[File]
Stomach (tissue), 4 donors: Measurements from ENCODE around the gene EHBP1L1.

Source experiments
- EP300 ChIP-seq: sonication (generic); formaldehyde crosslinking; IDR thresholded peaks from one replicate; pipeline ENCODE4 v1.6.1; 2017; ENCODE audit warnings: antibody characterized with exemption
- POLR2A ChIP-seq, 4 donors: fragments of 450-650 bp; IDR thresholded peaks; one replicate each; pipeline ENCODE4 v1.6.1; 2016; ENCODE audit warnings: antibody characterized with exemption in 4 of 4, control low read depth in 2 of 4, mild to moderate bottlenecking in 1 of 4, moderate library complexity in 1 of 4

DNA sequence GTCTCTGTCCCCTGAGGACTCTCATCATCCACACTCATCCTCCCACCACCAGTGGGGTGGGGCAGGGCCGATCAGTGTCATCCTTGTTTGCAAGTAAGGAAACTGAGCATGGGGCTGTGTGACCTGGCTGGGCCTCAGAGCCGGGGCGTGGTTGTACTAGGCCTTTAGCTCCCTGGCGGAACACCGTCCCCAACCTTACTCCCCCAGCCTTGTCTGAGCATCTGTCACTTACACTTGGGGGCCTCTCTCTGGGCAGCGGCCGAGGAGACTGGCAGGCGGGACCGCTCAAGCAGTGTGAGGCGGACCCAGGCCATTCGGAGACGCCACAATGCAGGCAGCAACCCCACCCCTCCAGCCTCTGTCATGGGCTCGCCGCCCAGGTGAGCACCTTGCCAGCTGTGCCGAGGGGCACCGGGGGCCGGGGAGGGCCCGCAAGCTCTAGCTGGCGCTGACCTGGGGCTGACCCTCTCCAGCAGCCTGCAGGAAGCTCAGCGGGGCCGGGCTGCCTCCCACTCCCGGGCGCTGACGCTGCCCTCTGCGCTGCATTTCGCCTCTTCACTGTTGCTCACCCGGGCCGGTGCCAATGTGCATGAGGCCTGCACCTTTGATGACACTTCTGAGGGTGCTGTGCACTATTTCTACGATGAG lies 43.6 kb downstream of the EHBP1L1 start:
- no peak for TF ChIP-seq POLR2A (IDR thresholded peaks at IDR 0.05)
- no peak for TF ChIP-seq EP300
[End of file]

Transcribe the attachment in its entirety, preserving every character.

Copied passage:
Stomach (tissue), 4 donors: Measurements from ENCODE around the gene EHBP1L1.

Source experiments
- EP300 ChIP-seq: sonication (generic); formaldehyde crosslinking; IDR thresholded peaks from one replicate; pipeline ENCODE4 v1.6.1; 2017; ENCODE audit warnings: antibody characterized with exemption
- POLR2A ChIP-seq, 4 donors: fragments of 450-650 bp; IDR thresholded peaks; one replicate each; pipeline ENCODE4 v1.6.1; 2016; ENCODE audit warnings: antibody characterized with exemption in 4 of 4, control low read depth in 2 of 4, mild to moderate bottlenecking in 1 of 4, moderate library complexity in 1 of 4

DNA sequence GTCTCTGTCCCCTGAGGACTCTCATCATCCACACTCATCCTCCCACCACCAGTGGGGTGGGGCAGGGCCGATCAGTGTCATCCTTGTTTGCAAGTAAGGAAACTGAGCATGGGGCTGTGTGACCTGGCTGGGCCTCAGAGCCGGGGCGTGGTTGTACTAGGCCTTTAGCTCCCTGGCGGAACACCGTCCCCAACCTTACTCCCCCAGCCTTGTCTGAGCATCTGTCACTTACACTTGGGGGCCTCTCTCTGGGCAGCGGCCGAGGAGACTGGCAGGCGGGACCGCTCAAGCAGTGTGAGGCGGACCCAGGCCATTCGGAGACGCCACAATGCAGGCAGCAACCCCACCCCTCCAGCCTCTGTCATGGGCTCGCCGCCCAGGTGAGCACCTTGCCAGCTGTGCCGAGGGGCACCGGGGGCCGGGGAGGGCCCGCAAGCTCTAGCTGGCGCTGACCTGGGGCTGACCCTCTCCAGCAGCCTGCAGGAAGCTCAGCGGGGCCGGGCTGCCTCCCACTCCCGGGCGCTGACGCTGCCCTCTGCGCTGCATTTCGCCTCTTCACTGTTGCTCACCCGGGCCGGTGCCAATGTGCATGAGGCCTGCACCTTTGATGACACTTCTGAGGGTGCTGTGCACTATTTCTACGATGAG lies 43.6 kb downstream of the EHBP1L1 start:
- no peak for TF ChIP-seq POLR2A (IDR thresholded peaks at IDR 0.05)
- no peak for TF ChIP-seq EP300